Here’s What You Need to Know About Eye Health and Tears
Tears are an important part of keeping your eyes healthy and comfortable. Learn about the composition and function of tears, as well as how to manage dry eyes.
The average person produces as much as 15 to 30 gallons of tears per year, yet few people understand how tears actually work. Tears are created in the lacrimal glands above your eyes, and are released as you blink. From there they create a film across your eyes, and then drain into small ducts in the inside corners of your eyelids. If your eyes fill up with tears, they may overflow and cause you to cry.
Tears are incredibly important to the safety and health of your eyes. Learn what your tears do and how they help keep your eyes protected and comfortable.
What Are Tears Made Of?
The basic components of tears are water, electrolytes (which are what make tears salty), proteins, lipids, and mucins. Together, these components make up the three layers of a tear.
- The mucous layer: This layer keeps the tear attached to the eye. It coats the eye’s surface to prevent dry spots from forming on the cornea.
- The aqueous layer: This is the tear’s thickest layer. It keeps the eye hydrated, protects it against bacteria and viruses, and shields the cornea from debris.
- The oily layer: This is the outermost layer of the tear, also called the film. It prevents the tears from evaporating too quickly and keeps the surface of the tear smooth so that you can see through it easily.
The Different Types of Tears
There are three main types of tears: basal, reflex, and emotional. Each of these types serves a different purpose and is triggered by different biological needs.
- Basal tears: These are the tears that are always in your eyes. They keep your eyes moist, nourished, and protected against debris. They are a constant shield between the eye and the rest of the world. When these tears have the wrong composition or are lacking, you may feel discomfort or even develop dry eye syndrome.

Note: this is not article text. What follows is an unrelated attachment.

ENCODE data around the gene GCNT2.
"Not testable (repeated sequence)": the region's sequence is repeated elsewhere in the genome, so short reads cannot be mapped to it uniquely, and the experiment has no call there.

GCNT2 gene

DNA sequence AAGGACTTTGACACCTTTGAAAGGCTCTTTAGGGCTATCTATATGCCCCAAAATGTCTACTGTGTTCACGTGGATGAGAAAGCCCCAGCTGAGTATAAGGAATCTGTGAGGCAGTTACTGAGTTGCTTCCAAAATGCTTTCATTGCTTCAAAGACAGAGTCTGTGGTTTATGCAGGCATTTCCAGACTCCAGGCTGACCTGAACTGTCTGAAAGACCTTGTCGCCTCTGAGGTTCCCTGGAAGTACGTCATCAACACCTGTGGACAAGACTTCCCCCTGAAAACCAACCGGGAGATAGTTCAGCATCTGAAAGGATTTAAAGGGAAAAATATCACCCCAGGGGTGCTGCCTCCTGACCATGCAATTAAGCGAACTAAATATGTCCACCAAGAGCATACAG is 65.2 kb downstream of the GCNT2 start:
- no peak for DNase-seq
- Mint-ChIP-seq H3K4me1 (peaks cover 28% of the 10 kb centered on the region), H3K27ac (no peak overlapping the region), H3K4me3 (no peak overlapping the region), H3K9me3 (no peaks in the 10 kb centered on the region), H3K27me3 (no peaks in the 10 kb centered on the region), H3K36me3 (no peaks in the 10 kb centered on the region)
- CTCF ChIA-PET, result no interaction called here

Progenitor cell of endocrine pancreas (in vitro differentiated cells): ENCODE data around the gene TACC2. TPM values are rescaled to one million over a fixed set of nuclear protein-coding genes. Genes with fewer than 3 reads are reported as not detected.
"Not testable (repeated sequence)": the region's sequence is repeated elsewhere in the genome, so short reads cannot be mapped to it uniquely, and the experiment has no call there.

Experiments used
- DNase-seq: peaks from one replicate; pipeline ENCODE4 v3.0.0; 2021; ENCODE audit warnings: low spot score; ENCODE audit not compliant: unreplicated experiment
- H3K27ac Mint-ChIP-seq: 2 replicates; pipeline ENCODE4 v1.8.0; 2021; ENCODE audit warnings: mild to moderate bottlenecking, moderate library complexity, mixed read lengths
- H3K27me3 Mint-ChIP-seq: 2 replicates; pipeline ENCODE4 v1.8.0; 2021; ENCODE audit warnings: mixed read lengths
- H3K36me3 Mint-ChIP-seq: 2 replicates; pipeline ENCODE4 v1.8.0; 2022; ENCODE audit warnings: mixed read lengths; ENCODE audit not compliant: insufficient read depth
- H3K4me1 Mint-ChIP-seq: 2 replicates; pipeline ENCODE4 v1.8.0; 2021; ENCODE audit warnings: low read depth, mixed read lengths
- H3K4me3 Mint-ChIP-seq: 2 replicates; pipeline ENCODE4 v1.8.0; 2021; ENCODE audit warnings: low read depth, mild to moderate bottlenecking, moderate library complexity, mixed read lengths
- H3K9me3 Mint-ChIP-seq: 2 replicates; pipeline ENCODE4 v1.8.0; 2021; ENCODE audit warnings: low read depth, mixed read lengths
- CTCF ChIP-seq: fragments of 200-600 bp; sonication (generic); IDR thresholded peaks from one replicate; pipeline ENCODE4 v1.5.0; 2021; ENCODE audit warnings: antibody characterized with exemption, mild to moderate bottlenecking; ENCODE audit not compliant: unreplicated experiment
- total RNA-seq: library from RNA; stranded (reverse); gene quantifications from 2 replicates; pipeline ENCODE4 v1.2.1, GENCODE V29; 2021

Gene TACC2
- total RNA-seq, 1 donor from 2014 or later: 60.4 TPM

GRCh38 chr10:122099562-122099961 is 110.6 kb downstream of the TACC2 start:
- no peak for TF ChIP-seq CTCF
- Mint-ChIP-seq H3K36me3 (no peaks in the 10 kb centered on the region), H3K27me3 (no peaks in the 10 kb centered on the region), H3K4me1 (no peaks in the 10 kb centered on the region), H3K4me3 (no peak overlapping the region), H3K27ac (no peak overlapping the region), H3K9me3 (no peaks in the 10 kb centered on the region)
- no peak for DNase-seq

- Reflex tears: These tears are produced when your eye is irritated, and are meant to wash out any foreign objects. Reflex tears can be triggered by a variety of irritants including (but not limited to) the chemicals that are released when chopping onions, strong smells, smoke, bright lights, and too much time spent looking at a screen.
- Emotional tears: These tears are produced when you’re feeling an intense emotion, whether that be sadness, joy, fear, or something else. Emotional tears have been found to have a higher protein content than the other two types of tears, though scientists are still trying to determine the significance of this fact.
Dry Eye Syndrome
Without the proper lubrication, your eyes may feel uncomfortable and scratchy. Dry eye syndrome occurs when you either are not producing enough tears or when your tears do not have the right components. For instance, your tears can have either too much or too little oil, which causes them to evaporate too quickly.
Rather counterintuitively, watery eyes can be a sign of dry eye syndrome. If the eye produces the wrong type of tear, it may become irritated and dry, which in turn causes the lacrimal glands to produce more tears. This increase in tears then overwhelms the eye’s natural drainage system, leading to watery eyes. Other symptoms of dry eye syndrome can include burning, stinging, or itching, as well as blurred vision.
If you’re experiencing any of these symptoms or simply want to learn more about keeping your eyes safe, don’t hesitate to contact us at ICON Eyecare to schedule an appointment.
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